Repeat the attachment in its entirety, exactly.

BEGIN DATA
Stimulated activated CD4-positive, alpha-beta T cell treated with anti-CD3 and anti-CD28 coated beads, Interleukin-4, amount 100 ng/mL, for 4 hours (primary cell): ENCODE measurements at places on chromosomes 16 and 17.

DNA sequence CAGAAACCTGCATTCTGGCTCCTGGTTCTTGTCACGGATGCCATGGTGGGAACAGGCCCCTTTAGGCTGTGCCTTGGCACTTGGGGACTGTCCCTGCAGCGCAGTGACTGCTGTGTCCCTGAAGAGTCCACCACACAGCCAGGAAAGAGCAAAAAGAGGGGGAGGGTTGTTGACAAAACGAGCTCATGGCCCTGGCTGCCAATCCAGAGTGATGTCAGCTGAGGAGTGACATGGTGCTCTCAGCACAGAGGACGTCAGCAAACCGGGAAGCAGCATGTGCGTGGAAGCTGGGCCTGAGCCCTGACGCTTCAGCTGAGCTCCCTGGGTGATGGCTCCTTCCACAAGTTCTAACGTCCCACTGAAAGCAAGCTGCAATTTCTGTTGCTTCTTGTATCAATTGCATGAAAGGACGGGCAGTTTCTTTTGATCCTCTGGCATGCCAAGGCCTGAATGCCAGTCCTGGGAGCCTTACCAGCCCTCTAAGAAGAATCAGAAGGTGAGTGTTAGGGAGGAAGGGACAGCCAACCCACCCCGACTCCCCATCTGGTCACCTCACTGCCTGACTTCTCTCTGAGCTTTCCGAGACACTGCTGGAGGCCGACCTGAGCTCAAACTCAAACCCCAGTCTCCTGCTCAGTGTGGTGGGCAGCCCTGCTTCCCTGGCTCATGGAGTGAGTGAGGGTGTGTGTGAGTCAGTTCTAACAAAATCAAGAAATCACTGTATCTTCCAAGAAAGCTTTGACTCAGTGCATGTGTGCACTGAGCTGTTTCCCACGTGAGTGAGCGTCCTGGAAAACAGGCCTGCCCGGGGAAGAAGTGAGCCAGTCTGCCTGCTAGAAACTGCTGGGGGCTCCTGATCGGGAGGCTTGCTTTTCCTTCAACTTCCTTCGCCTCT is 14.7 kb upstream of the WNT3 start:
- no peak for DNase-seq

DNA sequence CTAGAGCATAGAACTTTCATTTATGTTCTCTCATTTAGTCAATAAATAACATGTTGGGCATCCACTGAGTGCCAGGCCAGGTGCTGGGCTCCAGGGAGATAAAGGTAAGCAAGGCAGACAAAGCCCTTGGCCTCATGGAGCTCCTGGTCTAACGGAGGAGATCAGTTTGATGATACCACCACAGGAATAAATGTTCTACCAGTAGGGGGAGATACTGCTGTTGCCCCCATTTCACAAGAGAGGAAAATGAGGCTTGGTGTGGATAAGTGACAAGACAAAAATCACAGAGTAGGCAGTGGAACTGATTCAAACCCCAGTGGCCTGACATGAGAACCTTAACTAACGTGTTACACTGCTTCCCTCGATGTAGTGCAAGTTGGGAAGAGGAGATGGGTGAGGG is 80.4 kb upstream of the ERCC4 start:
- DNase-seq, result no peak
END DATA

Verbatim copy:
Stimulated activated CD4-positive, alpha-beta T cell treated with anti-CD3 and anti-CD28 coated beads, Interleukin-4, amount 100 ng/mL, for 4 hours (primary cell): ENCODE measurements at places on chromosomes 16 and 17.

DNA sequence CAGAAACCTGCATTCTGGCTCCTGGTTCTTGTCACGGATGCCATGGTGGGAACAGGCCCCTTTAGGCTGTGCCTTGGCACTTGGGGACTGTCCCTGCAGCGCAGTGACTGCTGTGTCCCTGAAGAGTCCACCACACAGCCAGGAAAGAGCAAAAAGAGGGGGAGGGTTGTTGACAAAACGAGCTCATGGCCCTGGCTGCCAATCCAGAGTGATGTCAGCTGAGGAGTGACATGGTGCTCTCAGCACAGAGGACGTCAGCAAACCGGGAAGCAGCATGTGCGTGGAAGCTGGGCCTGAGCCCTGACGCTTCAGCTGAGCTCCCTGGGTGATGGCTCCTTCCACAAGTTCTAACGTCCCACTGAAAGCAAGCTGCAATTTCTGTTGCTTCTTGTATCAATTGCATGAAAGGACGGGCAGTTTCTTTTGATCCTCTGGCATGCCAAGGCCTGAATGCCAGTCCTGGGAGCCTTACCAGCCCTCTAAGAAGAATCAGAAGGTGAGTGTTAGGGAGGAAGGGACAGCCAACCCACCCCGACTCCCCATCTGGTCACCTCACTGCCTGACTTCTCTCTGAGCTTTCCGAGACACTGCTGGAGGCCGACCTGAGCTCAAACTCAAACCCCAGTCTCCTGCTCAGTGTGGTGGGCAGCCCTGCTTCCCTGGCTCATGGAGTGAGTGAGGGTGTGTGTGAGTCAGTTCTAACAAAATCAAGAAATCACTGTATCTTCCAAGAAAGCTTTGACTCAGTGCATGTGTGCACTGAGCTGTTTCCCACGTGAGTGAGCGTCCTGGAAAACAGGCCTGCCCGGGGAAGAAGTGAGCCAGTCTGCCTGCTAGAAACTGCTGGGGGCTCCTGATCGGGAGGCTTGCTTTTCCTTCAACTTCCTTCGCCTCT is 14.7 kb upstream of the WNT3 start:
- no peak for DNase-seq

DNA sequence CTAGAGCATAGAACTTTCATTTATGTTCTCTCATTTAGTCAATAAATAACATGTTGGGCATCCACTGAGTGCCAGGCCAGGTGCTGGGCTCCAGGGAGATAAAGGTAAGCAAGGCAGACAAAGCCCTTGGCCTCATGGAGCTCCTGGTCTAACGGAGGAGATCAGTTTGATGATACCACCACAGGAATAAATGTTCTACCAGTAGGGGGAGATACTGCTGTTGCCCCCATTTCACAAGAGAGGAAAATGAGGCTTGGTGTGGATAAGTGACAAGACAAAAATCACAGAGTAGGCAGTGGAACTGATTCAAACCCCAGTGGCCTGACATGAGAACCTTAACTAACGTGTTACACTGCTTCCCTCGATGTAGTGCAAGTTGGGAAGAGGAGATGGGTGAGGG is 80.4 kb upstream of the ERCC4 start:
- DNase-seq, result no peak